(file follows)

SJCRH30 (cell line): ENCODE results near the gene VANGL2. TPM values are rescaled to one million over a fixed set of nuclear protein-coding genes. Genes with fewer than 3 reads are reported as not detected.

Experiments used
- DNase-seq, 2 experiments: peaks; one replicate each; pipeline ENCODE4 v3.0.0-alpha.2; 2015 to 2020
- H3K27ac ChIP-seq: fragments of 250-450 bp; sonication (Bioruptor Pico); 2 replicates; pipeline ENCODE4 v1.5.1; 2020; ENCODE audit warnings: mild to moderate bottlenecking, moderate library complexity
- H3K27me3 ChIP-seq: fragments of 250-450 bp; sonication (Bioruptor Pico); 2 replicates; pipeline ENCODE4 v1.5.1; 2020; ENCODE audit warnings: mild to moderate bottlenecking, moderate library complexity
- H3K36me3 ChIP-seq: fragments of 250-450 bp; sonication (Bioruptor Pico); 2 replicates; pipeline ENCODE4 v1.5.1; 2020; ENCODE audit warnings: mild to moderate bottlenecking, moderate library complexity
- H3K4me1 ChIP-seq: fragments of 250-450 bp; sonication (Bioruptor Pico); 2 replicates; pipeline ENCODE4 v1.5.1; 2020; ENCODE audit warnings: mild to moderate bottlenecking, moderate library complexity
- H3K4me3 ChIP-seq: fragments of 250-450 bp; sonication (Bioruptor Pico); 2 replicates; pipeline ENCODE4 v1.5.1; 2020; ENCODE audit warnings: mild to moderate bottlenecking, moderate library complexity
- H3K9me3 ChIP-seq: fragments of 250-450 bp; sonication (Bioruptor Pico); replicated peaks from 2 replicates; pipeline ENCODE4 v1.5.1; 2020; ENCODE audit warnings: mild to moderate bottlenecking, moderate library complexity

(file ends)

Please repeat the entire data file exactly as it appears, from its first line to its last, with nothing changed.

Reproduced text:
SJCRH30 (cell line): ENCODE results near the gene VANGL2. TPM values are rescaled to one million over a fixed set of nuclear protein-coding genes. Genes with fewer than 3 reads are reported as not detected.

Experiments used
- DNase-seq, 2 experiments: peaks; one replicate each; pipeline ENCODE4 v3.0.0-alpha.2; 2015 to 2020
- H3K27ac ChIP-seq: fragments of 250-450 bp; sonication (Bioruptor Pico); 2 replicates; pipeline ENCODE4 v1.5.1; 2020; ENCODE audit warnings: mild to moderate bottlenecking, moderate library complexity
- H3K27me3 ChIP-seq: fragments of 250-450 bp; sonication (Bioruptor Pico); 2 replicates; pipeline ENCODE4 v1.5.1; 2020; ENCODE audit warnings: mild to moderate bottlenecking, moderate library complexity
- H3K36me3 ChIP-seq: fragments of 250-450 bp; sonication (Bioruptor Pico); 2 replicates; pipeline ENCODE4 v1.5.1; 2020; ENCODE audit warnings: mild to moderate bottlenecking, moderate library complexity
- H3K4me1 ChIP-seq: fragments of 250-450 bp; sonication (Bioruptor Pico); 2 replicates; pipeline ENCODE4 v1.5.1; 2020; ENCODE audit warnings: mild to moderate bottlenecking, moderate library complexity
- H3K4me3 ChIP-seq: fragments of 250-450 bp; sonication (Bioruptor Pico); 2 replicates; pipeline ENCODE4 v1.5.1; 2020; ENCODE audit warnings: mild to moderate bottlenecking, moderate library complexity
- H3K9me3 ChIP-seq: fragments of 250-450 bp; sonication (Bioruptor Pico); replicated peaks from 2 replicates; pipeline ENCODE4 v1.5.1; 2020; ENCODE audit warnings: mild to moderate bottlenecking, moderate library complexity